By Martin Byrne
Well, living in Lismore we are used to regular floods. Our house is built on stilts to the height of the 1974 flood level, and another annex to the 1 in 500 year level.
Prior to the 28th February 2022 I commenced my usual headless chicken dance of running around placing things up high (e.g. washing machine, pumps, tools, etc…), and tying things to trees and poles (e.g. rubbish bins, trampoline, garden bench, etc…). Cars were placed on hills, packed with camping equipment and clothes and other stuff just in case. Mower and ride on placed up high as well.
Every flood is different, and so no solace is ever sought by me from the BOM or old farmer’s tales of floods gone by.
I had an escape route this time, two kayaks tied to the steps railing.
Almost ready for the onslaught. Our daughter wished to stay, until convinced just before the last road closed, that not having a toilet and the internet could be inconvenient, and was taken to a friend’s house on higher ground.
Had a few scotches to help calm the nerves and off to bed to try to sleep, knowing things would look different in the morning. Sleeping was impossible with the rising water causing objects to bang against the house underneath.
By 1am it was on with the head torch and saw the water level was already creeping up the steps. By 3am Alex woke just as the water was about to top the top of the steps, and soon for the first time ever the water was entering our house. Both of us were busy moving things on top of cupboards and wardrobes. It was difficult to think logically as to what were the most important things to place in the attic (afterwards we made jokes about some of the things we had deemed important at the time).
The waters were rising quickly in the house, so we decided to sit up in the attic. The SES/000 were called who advised us to get up on our roof, and not remain in the attic. By 5am we were on the roof in the rain. We had a bag each of what we thought were essentials. I had some rain pants in the bag but was only wearing undies and a rain jacket. We both had umbrellas. I had to climb back into the flood waters to re-tie the kayaks to the aerial. Later I was dangling over the roof trying to free the kayaks being stuck under the roof or freeing the kayak ropes stuck under objects.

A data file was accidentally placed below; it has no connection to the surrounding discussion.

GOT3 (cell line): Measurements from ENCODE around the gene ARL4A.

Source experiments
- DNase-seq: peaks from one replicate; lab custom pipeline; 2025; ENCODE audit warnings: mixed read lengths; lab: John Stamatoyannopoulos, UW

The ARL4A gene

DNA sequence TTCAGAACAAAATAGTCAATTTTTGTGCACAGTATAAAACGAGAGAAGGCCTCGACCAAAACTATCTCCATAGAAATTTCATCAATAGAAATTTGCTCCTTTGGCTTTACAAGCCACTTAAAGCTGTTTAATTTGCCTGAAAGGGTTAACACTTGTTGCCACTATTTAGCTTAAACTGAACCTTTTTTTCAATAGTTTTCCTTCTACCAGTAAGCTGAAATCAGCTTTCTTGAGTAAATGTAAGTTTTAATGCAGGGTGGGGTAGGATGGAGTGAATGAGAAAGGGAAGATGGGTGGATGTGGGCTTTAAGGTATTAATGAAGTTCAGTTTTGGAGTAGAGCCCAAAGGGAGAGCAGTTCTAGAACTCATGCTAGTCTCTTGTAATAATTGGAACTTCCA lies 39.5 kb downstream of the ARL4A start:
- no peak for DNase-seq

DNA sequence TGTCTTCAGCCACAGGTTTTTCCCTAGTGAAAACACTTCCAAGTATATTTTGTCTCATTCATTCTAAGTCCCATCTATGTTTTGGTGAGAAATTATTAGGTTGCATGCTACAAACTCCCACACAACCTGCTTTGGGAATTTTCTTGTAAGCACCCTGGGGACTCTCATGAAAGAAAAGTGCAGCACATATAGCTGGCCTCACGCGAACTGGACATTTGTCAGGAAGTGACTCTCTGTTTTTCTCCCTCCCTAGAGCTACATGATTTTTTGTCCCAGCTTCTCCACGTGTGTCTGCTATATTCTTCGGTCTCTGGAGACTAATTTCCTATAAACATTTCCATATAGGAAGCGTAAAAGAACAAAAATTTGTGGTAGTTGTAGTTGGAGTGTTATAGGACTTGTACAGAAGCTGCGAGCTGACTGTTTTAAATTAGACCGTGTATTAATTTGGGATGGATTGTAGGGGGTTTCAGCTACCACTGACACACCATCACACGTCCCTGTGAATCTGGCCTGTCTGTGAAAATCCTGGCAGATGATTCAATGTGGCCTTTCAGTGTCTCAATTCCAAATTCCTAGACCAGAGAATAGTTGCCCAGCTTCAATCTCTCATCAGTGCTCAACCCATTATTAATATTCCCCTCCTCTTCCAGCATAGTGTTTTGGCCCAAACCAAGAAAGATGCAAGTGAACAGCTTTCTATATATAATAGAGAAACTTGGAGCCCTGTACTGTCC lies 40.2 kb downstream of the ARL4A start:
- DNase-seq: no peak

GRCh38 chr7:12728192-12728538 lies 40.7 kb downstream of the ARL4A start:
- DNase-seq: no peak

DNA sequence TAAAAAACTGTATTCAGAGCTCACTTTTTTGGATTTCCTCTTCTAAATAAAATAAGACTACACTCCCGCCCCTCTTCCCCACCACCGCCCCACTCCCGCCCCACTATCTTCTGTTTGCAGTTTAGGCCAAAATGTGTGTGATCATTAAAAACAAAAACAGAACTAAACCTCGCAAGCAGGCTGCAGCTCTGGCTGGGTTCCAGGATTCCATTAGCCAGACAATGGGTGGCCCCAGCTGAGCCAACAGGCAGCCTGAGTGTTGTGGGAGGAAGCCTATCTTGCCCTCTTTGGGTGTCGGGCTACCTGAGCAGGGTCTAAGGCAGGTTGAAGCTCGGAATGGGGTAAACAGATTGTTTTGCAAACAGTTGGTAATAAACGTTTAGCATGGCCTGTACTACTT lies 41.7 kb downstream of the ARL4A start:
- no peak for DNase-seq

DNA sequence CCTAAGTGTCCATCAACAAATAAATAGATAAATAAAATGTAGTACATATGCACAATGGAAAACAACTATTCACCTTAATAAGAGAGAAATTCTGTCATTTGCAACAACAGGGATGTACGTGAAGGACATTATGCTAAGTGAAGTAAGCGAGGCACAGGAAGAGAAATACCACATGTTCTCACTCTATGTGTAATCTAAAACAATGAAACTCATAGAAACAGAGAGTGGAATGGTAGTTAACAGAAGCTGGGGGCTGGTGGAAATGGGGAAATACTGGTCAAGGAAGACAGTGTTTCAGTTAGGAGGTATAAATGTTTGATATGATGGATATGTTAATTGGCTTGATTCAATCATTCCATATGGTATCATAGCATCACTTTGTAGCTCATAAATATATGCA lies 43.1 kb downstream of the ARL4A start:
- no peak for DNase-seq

Life on the roof was quite surreal watching the world float by. I, impatient as usual, called the SES/000 several times in the 6 hours on the roof. They advised to stay put and not attempt to kayak to safety. Alex was patiently waiting on the roof, and was even taking calls from people. I was pacing the roof, shouting for help, waving my lime green umbrella at helicopters and passing boats who couldn’t see us. I was almost at the point of making a dash for it in the kayaks when a boat went across the cricket oval nearby. I shouted like a banshee (in my undies and waving the lime green umbrella) and a boatman heard me and had another boat come to us. Rescued, and taken a short distance to a nearby hill.
The boatman was very casual, and had come from Ballina, and had been rescuing people for hours in the driving rain. The boatman said “oh, you would have been sweet in your kayaks getting to this hill, as long as you didn’t enter the main river.” Damn, never listening to the SES/000 again!
What a surreal scene being taken to the hill just a 100m or so away with bedraggled wet people everywhere. One man with a dozen little yapping dogs that had been rescued, and seemed terrified. Someone offered me some wet trousers, which I politely declined. Ah, thank God our car was on that hill. Not the one with clothes though. Put on my rain pants, put the heater on, and Alex and I cracked upon a wee re-bottling of a Lagavulin 12 I had been saving for a special occasion, and I had a little nap.
Woken by Alex I don’t know how long later, “a boat is coming. “Back into the pouring rain with our bags and on to another boat. It was like a scene from Apocalypse Now, no colours, all murky greys, with boats everywhere with boatman looking for people. Google maps not working as houses flooded up to their apexes. The boatmen communicating using their mobile phones in snaplock bags. Shivering boatman braving the flood waters not listening to the advice of their emergency services to leave the rescue to them. “Duck, get down right inside the boat” the boatman would calmly advise, as a power cable would slide over the top of the boat. The boatman would lift the propeller as we rode over the top of the old wooden railway bridge. Streets and landmarks were virtually unrecognizable as we rode past. “hang on, we’re gonna have to gun it to get across the main river.” Across the raging Wilson’s river and through the CBD, past the shopping centre, and landed on the roundabout near Lismore Base hospital. Thank you boatmen.
Reflection: Upon reading the above I can see the hecticness that has been present in the experience. The fear, sadness, sense of loss but also the love present within the community to help each other through a traumatic time. It was a time of action. Action to save possessions, save ourselves, and to save others. However, how is a time to feel.